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Tax Sales Rules, Regulations, and Federal Antitrust Law

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Tax Sale Resources
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The Sherman Antitrust Act of 1890 is a United States antitrust law meant to protect free and fair competition. Although it’s an antique law, it’s still alive and well today. If you’re an investor bidding on tax liens or deeds at a government auction, this law helps to safeguard you from bidders who attempt illegal price-fixing schemes. On the other hand, if you are unaware of this federal law – or other similar antitrust laws – you could inadvertently find yourself red-flagged by the FBI. Read on, to learn why antitrust laws are a good thing – and for tips on how to ensure that you stay on the right side of them.

The Sherman Antitrust Act

Most of the laws that apply to bidding at tax sales fall under the Sherman Antitrust Act, so it’s a good idea for tax investors to become more familiar with it and what it allows and prohibits. You can look up information on federal government websites like that of the Federal Trade Commission. Or you may take a class or training workshop, like those offered by the National Tax Lien Association. As usual with tax investing, each local jurisdiction also has its own rules. Before participating in an auction, be sure to check with the county or other jurisdiction where you are bidding to understand their rules and regulations. That’s important to do for every different auction jurisdiction, because the tax sale rules often vary widely from one county to another. You want to be sure you’re fully compliant, and do not innocently or inadvertently break any of the applicable rules.

An Expert Tip for Ensuring Legal Compliance

Many experts have a very simple strategy they follow in order to not raise any red flags or suspicions. They basically keep to themselves when they attend auctions, and are discreet about what they intend to bid on and how much they plan to bid. They do that to avoid any appearance of impropriety. Here’s an example to help illustrate why. If two bidders show up on auction day and decide to share a cup of coffee and get to know each other, they might talk about what they have in common – namely, an interest in tax investing. That could naturally lead to a conversation about what they plan to buy, and what they think it’s worth – and even their hopes that the bidding competition won’t push the price too high. If they nod in agreement, are they secretly signaling that they won’t bid against each other? Probably not, but to a curious onlooker it could appear that way. Always err on the side of caution and discretion, experts recommend. Keep to yourself instead of socializing, so nobody has any reason to suspect any such thing because it is just not worth the risk.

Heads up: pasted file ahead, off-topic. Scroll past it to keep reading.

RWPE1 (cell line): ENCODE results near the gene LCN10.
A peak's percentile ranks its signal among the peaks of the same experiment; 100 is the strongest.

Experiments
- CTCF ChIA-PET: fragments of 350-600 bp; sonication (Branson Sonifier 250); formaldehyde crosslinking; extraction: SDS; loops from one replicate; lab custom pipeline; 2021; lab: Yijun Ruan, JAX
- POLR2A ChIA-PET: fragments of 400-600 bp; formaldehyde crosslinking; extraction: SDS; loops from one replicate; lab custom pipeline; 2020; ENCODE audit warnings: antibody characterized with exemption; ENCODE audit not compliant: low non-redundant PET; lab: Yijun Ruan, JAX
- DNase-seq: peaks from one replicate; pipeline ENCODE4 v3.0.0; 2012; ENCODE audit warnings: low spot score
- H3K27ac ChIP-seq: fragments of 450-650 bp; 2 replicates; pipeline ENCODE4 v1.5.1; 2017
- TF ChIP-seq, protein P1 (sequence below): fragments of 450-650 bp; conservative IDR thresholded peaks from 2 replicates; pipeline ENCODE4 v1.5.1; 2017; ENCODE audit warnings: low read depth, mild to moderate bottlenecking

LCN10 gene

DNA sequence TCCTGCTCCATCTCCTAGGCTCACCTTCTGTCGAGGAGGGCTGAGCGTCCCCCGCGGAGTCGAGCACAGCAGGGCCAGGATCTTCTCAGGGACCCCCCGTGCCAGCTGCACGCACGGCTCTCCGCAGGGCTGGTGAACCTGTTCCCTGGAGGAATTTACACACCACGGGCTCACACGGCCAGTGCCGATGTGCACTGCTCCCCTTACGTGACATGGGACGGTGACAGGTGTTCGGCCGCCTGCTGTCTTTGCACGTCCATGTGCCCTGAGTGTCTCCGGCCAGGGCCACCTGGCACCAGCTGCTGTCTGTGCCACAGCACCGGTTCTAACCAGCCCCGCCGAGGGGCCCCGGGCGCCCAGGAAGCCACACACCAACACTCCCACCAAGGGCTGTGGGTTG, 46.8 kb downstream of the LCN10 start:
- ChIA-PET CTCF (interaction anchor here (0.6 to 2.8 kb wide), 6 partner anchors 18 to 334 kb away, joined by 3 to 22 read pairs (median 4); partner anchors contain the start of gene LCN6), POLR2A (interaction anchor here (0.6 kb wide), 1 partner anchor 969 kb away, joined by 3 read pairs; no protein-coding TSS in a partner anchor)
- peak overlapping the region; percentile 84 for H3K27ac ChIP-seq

Why it Matters

The reason there could be risk is that the FBI in recent years has really become proactive in weeding out the bad apples in the tax investment industry. That’s good, because they are helping to ensure a level playing field. They have even gone so far as to assign undercover operatives to monitor auctions and look for suspicious activity. What they are on the lookout for are bidders who conspire by saying “If you don't bid on that, then I won't bid on yours, so we can both win auctions at a cheap price.” Or they may agree to bid up the price at an auction, in order to outbid and eliminate other competitors. Either way, it’s unfair business practice – and perhaps more importantly, it’s a form of collusion or price fixing that is against the law. 

The Bottom Line

The more that every investor goes the extra mile to demonstrate that they are totally committed to playing by the rules, the better it is for the whole investment community and its reputation. Get to know the rules of the game, follow them, and you’ll never wind up in hot water with the authorities. You’ll also reap the benefits of knowing that when you bid, you are in an environment that is fair and equitable for everyone.

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